DORSEY 1905 - 1956
Though he might have been ranked second at any given moment to Benny Goodman, Artie Shaw, Glenn Miller, or Harry James, Tommy Dorsey was overall the most popular bandleader of the swing era that lasted from 1935 to 1945. His remarkably melodic trombone playing was the signature sound of his orchestra, but he successfully straddled the hot and sweet styles of swing with a mix of ballads and novelty songs. He provided showcases to vocalists like Frank Sinatra, Dick Haymes, and Jo Stafford, and he employed inventive arrangers such as Sy Oliver and Bill Finegan. He was the biggest-selling artist in the history of RCA Victor Records, one of the major labels, until the arrival of Elvis Presley, who was first given national exposure on the 1950s television show he hosted with his brother Jimmy. Dorsey was 21 months younger than Jimmy and thus the second son of Thomas Francis Dorsey, Sr., a music teacher and band director, and Theresa Langton Dorsey. Both brothers received musical instruction from their father. Tommy focused on the trombone, though he also played trumpet, especially early in his career.
The brothers played in local groups, then formed their own band, Dorsey's Novelty Six, in 1920. By 1922, when they played an engagement at a Baltimore amusement park and made their radio debut, they were calling the group Dorsey's Wild Canaries. During the early and mid-'20s, they played in a series of bands including the Scranton Sirens, the California Ramblers, and orchestras led by Jean Goldkette and Paul Whiteman, sometimes apart, but usually together. Eventually, they settled in New York and worked as session musicians. In 1927, they began recording as the Dorsey Brothers Orchestra for OKeh Records, using pickup bands, and they first reached the charts with "Coquette" in June 1928. In the spring of 1929, they scored a Top Ten hit with "Let's Do It (Let's Fall in Love)," which featured Bing Crosby on vocals. The Dorseys finally organized a full-time band and signed to Decca Records in 1934. Hiring Bing Crosby's younger brother Bob Crosby as their vocalist, they scored a Top Ten hit with "I Believe in Miracles" in the late winter of 1935, quickly followed by "Tiny Little Fingerprints" (vocal by Kay Weber) and "Night Wind" (vocal by Bob Crosby). They then enjoyed successive number one hits with "Lullaby of Broadway" (vocal by Bob Crosby) and "Chasing Shadows" (vocal by Bob Eberly, Bob Crosby's replacement). The Dorsey Brothers Orchestra was poised to become the biggest band in the country in the spring of 1935 and might have been remembered for launching the swing era, but at the end of May the brothers, whose relationship was always volatile, disagreed, and Tommy left the band (which nevertheless scored another Top Ten hit with "Every Little Movement" that summer).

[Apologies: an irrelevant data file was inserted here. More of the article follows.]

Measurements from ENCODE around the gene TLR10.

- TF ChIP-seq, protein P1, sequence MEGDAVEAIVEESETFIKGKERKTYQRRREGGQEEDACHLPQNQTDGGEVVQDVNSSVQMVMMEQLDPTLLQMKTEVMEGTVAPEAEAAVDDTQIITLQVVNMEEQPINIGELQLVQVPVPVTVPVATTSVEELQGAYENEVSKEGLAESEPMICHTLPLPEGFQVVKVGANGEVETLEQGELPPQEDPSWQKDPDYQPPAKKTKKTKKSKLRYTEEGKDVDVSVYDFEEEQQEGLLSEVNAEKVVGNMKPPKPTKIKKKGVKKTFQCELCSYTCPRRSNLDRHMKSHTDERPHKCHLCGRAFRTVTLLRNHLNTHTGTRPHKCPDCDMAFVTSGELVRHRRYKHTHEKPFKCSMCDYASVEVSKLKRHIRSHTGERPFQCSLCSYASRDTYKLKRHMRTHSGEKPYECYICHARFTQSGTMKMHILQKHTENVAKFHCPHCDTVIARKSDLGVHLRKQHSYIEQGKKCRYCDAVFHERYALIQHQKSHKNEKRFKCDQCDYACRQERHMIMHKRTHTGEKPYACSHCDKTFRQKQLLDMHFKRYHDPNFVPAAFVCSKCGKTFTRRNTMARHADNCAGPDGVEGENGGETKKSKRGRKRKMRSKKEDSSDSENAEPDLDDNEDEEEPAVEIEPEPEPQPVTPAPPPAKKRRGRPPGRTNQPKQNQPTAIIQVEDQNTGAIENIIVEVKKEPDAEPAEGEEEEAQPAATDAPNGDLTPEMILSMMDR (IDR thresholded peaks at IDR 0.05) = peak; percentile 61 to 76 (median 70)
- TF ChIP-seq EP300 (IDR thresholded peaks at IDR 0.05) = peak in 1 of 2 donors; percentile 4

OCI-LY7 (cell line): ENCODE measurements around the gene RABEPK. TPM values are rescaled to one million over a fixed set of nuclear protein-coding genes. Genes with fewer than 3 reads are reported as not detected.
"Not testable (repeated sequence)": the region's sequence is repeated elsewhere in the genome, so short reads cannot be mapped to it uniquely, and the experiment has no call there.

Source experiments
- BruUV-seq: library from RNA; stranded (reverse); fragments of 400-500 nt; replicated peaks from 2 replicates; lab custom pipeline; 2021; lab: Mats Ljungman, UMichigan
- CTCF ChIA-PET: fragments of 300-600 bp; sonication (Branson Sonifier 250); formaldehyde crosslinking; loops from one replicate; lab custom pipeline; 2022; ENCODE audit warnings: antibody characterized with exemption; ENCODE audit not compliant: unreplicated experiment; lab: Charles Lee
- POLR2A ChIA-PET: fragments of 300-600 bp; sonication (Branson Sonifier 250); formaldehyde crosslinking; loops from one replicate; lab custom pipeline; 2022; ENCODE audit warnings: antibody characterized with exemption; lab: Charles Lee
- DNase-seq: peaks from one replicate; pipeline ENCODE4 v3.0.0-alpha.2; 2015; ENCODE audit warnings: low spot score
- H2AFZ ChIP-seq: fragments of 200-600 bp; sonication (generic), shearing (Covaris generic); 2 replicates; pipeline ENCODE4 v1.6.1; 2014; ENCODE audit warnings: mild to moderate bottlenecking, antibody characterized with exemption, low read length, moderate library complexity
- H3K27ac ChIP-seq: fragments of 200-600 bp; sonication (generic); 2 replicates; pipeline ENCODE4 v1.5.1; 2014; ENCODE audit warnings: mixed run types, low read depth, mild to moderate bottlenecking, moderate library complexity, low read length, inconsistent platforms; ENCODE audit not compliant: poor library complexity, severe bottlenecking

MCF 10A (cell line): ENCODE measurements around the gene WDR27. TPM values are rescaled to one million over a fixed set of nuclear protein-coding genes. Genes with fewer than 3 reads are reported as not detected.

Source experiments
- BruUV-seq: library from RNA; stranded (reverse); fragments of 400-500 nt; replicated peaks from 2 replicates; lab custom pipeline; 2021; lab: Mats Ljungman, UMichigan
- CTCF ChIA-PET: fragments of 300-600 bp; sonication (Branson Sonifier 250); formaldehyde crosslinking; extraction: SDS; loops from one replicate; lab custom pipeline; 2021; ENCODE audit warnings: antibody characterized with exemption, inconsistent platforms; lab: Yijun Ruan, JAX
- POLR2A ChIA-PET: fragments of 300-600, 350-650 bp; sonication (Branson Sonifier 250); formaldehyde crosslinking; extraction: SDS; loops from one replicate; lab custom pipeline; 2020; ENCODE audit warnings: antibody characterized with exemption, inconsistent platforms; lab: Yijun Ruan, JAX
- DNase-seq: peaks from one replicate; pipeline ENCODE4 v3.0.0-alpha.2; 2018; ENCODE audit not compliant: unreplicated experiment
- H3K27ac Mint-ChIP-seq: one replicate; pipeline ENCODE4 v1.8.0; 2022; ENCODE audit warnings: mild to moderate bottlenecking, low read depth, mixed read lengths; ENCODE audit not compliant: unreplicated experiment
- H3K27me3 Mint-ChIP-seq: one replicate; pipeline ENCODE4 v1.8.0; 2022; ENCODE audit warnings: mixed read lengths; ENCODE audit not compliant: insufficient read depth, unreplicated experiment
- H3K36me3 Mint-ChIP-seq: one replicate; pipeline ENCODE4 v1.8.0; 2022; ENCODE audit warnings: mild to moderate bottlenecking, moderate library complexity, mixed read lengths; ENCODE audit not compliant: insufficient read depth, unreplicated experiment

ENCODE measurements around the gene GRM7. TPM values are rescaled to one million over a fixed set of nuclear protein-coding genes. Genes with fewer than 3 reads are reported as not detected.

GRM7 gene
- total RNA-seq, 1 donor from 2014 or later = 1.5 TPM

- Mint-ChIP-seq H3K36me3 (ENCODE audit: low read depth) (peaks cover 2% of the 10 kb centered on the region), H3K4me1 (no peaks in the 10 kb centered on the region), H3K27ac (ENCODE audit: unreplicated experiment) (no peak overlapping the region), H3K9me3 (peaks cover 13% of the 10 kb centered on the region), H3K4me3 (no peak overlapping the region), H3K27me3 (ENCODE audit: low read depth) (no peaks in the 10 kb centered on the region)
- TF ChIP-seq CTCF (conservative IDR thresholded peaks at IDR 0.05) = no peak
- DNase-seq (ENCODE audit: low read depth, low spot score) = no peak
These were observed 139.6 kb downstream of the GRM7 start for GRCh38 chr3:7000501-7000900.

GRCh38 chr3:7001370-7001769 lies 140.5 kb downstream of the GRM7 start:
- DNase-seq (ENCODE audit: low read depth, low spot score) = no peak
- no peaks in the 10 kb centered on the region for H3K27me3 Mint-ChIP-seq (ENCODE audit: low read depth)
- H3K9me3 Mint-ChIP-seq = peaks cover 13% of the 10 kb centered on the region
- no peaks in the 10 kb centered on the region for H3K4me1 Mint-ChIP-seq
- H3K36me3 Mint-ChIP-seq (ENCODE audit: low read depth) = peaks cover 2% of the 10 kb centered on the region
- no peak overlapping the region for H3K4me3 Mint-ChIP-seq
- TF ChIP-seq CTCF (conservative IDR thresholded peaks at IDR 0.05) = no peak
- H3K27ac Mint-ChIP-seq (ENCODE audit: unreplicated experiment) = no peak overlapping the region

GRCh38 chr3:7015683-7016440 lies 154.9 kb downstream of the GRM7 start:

Dorsey continued to lead the band, which eventually was billed as
Jimmy Dorsey and His Orchestra and went on to considerable success.
But while the Dorseys stumbled, Benny Goodman achieved national
success and was dubbed "the King of Swing." Tommy Dorsey
took over the remnants of the Joe Haymes band in founding his own
orchestra in the fall of 1935. Signing to RCA Victor Records, he
scored an immediate success with "On Treasure Island"
(vocal by Edythe Wright), which topped the charts in December 1935,
one of four Dorsey records to peak in the Top Ten before the end